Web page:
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« Reply #22 on: November 01, 2005, 02:20:33 AM »

Actually Elish doesn't live under the Patriarch's omniphoron.  His is a member of the OCA with is under the omniphoron of Metr. Herman.  Or if you wish to consider the OCA part of the Patriarchate of Moscow then Elisha is ultimately under the omniphoron of Patriarch Alexii of Moscow.  The Ecumenical Patriarch is not and has never been an episcopus episcorum for the entire Church.   
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« Reply #23 on: November 01, 2005, 03:48:27 AM »

Actually Elish doesn't live under the Patriarch's omniphoron.  His is a member of the OCA with is under the omniphoron of Metr. Herman.  Or if you wish to consider the OCA part of the Patriarchate of Moscow then Elisha is ultimately under the omniphoron of Patriarch Alexii of Moscow.  The Ecumenical Patriarch is not and has never been an episcopus episcorum for the entire Church.   

Yes.  Thank you, Idiot.  Smiley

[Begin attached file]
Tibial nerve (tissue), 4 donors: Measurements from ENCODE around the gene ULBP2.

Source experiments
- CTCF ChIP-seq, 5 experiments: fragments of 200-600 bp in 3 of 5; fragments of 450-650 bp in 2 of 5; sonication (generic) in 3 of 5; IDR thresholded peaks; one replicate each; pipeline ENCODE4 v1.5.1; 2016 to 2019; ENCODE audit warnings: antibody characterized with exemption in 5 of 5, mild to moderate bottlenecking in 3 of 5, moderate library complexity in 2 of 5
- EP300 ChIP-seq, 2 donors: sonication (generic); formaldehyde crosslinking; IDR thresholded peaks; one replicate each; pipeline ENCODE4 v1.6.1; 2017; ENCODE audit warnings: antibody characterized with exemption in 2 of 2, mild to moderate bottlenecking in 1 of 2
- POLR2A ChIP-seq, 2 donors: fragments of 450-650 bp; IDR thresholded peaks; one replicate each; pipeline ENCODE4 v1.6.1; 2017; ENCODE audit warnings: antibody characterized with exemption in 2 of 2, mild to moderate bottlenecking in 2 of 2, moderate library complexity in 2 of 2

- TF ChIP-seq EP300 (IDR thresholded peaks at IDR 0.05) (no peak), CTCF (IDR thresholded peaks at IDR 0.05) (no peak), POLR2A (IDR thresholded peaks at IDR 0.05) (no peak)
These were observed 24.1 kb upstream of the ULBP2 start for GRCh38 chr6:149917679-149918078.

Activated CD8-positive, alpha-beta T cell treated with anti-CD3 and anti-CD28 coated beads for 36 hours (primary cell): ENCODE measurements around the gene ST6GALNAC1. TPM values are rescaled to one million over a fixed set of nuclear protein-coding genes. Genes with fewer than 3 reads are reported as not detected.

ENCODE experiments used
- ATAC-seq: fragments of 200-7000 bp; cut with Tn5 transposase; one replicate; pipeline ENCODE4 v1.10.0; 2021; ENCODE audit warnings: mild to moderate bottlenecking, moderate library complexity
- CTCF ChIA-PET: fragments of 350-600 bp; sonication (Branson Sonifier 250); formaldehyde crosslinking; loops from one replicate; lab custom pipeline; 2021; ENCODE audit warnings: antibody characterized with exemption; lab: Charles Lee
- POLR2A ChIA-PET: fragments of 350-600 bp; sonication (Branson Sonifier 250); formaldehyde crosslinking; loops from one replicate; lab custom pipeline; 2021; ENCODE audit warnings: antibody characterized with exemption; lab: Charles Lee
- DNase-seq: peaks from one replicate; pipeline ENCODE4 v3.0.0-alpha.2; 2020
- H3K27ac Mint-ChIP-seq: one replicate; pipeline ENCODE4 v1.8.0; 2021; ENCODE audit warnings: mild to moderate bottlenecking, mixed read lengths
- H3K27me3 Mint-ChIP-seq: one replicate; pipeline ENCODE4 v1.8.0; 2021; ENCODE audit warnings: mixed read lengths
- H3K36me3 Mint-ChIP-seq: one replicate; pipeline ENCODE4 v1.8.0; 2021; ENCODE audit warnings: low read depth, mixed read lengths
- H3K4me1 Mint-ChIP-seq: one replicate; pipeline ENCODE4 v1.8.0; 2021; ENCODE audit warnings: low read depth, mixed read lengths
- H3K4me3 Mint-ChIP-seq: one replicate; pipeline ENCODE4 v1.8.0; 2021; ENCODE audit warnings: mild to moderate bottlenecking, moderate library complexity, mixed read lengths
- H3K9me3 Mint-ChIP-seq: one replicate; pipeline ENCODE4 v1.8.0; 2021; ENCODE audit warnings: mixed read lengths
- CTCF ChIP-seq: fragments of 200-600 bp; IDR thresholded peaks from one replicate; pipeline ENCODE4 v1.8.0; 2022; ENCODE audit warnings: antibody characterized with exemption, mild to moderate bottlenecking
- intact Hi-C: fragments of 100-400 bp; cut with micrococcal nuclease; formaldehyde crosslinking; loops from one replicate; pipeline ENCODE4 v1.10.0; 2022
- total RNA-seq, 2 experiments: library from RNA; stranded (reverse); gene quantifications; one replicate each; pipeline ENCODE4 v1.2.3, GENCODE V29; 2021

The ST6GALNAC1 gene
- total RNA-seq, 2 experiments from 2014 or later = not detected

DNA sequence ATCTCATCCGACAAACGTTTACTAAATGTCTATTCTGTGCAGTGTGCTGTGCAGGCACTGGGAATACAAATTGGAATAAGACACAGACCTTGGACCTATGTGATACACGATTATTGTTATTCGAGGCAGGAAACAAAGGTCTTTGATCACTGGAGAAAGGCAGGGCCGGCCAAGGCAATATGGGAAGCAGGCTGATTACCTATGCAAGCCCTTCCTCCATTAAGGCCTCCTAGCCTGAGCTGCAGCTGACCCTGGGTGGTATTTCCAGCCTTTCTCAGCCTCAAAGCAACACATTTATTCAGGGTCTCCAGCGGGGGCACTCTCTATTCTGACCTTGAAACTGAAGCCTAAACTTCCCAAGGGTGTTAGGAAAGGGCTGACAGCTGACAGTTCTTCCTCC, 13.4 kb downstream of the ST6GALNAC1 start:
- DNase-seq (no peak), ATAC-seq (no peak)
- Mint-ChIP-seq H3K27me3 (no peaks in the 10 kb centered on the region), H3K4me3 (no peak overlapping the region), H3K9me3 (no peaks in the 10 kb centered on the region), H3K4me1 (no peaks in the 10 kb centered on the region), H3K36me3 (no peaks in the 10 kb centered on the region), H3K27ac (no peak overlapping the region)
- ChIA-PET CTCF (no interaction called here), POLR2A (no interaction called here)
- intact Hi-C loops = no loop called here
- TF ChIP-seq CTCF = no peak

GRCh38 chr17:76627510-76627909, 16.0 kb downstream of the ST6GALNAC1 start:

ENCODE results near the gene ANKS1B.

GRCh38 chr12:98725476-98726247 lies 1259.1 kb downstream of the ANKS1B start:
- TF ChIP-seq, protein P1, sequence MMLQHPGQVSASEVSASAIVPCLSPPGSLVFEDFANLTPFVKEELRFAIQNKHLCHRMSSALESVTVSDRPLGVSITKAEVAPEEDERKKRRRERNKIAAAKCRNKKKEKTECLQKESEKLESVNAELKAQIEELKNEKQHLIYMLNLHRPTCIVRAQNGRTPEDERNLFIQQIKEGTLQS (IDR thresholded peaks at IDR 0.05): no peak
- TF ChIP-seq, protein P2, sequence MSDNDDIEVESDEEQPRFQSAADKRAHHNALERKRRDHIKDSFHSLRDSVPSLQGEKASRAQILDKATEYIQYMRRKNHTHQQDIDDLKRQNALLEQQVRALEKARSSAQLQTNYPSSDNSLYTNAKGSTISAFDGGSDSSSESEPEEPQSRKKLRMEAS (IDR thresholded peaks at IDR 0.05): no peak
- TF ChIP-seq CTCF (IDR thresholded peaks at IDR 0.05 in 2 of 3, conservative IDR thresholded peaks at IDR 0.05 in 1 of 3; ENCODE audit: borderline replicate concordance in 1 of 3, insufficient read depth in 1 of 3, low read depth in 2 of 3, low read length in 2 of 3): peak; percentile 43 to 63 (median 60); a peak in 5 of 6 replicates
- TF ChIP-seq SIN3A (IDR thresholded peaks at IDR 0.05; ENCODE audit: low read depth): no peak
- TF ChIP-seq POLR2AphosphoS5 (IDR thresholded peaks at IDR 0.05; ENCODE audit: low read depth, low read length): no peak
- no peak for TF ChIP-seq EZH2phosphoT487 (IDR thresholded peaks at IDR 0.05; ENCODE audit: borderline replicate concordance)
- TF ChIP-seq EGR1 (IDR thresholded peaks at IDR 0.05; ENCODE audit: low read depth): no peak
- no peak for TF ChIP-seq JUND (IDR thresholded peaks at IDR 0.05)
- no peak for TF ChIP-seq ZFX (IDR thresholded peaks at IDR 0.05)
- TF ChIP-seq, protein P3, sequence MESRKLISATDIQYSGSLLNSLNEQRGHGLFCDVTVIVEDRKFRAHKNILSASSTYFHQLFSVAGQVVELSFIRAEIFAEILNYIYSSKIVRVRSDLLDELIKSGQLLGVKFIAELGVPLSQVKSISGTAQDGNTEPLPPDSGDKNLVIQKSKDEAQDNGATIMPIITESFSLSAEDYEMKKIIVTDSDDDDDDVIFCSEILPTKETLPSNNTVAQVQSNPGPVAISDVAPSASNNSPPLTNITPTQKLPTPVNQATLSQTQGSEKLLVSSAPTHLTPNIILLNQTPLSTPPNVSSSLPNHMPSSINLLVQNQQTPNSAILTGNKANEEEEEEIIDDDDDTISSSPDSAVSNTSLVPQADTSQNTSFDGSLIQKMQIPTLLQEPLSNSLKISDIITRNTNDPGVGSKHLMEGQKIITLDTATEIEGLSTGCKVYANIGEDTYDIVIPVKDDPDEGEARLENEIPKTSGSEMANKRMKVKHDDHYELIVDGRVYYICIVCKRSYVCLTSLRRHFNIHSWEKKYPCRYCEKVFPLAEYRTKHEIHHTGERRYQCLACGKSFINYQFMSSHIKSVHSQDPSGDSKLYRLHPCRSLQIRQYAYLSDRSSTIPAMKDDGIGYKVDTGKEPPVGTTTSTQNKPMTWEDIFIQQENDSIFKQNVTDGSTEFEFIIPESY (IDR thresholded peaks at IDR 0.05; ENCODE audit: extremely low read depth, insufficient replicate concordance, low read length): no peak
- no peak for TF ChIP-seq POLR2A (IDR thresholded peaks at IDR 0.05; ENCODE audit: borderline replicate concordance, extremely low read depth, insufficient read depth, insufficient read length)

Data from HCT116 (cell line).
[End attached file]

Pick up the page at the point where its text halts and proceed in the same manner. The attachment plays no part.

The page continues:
Your latter statement was probably the most acute, but I did want to make the point that the 'traditional' liturgical enviroment was far more casual than today's; the distinction in enviroments, traditionally, was not between conservative and liberal but rather between Parish and Monastery, thus it should be acknowledged that these 'innovations' that people complain about are as old as the Church, the Parish has always had a more casual atmosphere, which can be seen most radically in the early Church, but is apparent until the first fall of the City. And as cleveland correctly pointed out, the emphasis on monastic tradition was done out of necessity, but much of our Orthodox Culture, Tradition, and Faith was lost with the sacking and eventually final fall of the City, probably never to be recovered. But with the historical context established, as far as personal opinion, as has been seen in many of my other posts I am quite distraught to see any deviation from the Typika of the Greek Patriarchates; but seeing how this was a post-liturgical event, I wouldn't list it as a problem on the same level as some of the other liturgical abnormalities of the Antiochians that we have discussed in the past.